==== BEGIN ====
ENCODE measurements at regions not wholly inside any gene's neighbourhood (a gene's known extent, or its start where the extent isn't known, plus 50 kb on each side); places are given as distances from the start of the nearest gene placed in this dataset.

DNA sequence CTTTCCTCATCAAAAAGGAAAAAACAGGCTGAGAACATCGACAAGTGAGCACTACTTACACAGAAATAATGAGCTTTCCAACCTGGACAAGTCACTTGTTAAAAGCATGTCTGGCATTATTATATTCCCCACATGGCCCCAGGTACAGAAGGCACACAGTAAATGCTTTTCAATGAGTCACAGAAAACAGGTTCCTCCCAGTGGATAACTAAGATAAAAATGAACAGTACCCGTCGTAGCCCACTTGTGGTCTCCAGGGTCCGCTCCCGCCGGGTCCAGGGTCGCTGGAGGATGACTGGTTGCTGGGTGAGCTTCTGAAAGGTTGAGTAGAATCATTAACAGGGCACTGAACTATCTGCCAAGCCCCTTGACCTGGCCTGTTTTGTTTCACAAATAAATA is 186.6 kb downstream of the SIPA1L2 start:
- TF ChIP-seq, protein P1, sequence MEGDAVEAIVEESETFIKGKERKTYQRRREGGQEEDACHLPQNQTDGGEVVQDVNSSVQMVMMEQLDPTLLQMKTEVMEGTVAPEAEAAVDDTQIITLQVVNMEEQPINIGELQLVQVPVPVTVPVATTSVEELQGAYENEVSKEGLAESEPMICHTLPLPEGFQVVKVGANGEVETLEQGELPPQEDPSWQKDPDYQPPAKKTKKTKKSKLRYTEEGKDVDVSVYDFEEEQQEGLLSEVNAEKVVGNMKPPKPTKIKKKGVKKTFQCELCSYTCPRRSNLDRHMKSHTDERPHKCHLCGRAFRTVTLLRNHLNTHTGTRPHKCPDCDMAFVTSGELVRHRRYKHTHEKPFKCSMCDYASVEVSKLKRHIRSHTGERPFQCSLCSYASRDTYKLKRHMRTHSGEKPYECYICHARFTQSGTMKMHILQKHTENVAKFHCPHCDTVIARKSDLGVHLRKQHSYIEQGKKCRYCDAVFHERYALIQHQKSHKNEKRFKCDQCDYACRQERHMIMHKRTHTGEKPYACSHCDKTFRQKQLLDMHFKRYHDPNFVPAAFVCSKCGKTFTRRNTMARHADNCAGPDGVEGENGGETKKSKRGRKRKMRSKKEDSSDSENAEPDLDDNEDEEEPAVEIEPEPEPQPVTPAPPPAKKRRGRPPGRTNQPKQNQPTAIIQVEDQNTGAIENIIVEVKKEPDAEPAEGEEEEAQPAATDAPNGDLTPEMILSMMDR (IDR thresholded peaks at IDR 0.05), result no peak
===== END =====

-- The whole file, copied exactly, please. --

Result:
ENCODE measurements at regions not wholly inside any gene's neighbourhood (a gene's known extent, or its start where the extent isn't known, plus 50 kb on each side); places are given as distances from the start of the nearest gene placed in this dataset.

DNA sequence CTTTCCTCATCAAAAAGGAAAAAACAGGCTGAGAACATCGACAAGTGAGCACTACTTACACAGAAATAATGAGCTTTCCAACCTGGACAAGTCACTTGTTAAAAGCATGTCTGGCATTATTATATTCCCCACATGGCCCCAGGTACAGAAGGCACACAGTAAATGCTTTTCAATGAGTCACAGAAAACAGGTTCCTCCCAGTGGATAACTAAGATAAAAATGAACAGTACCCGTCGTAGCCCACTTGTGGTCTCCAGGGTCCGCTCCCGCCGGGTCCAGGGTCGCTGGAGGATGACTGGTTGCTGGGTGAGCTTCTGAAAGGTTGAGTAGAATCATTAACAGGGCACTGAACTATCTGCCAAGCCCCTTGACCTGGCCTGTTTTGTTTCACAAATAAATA is 186.6 kb downstream of the SIPA1L2 start:
- TF ChIP-seq, protein P1, sequence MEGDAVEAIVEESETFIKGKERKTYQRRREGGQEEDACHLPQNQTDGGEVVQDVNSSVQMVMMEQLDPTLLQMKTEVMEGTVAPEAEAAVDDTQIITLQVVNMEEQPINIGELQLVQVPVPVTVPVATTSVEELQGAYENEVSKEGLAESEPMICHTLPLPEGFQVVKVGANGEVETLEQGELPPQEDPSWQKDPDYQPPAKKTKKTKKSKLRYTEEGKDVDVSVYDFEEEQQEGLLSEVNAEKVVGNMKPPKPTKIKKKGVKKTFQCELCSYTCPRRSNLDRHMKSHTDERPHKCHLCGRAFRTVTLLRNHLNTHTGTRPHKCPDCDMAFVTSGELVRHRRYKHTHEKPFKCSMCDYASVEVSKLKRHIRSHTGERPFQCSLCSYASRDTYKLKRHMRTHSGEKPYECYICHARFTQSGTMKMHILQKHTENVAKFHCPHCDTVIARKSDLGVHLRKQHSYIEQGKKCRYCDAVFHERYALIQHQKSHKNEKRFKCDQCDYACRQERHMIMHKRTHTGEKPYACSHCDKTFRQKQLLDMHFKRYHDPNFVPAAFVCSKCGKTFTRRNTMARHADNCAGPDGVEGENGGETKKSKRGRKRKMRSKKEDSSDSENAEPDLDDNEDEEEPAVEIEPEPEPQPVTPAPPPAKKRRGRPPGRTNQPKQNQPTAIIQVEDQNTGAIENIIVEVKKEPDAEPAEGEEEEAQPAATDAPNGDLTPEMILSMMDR (IDR thresholded peaks at IDR 0.05), result no peak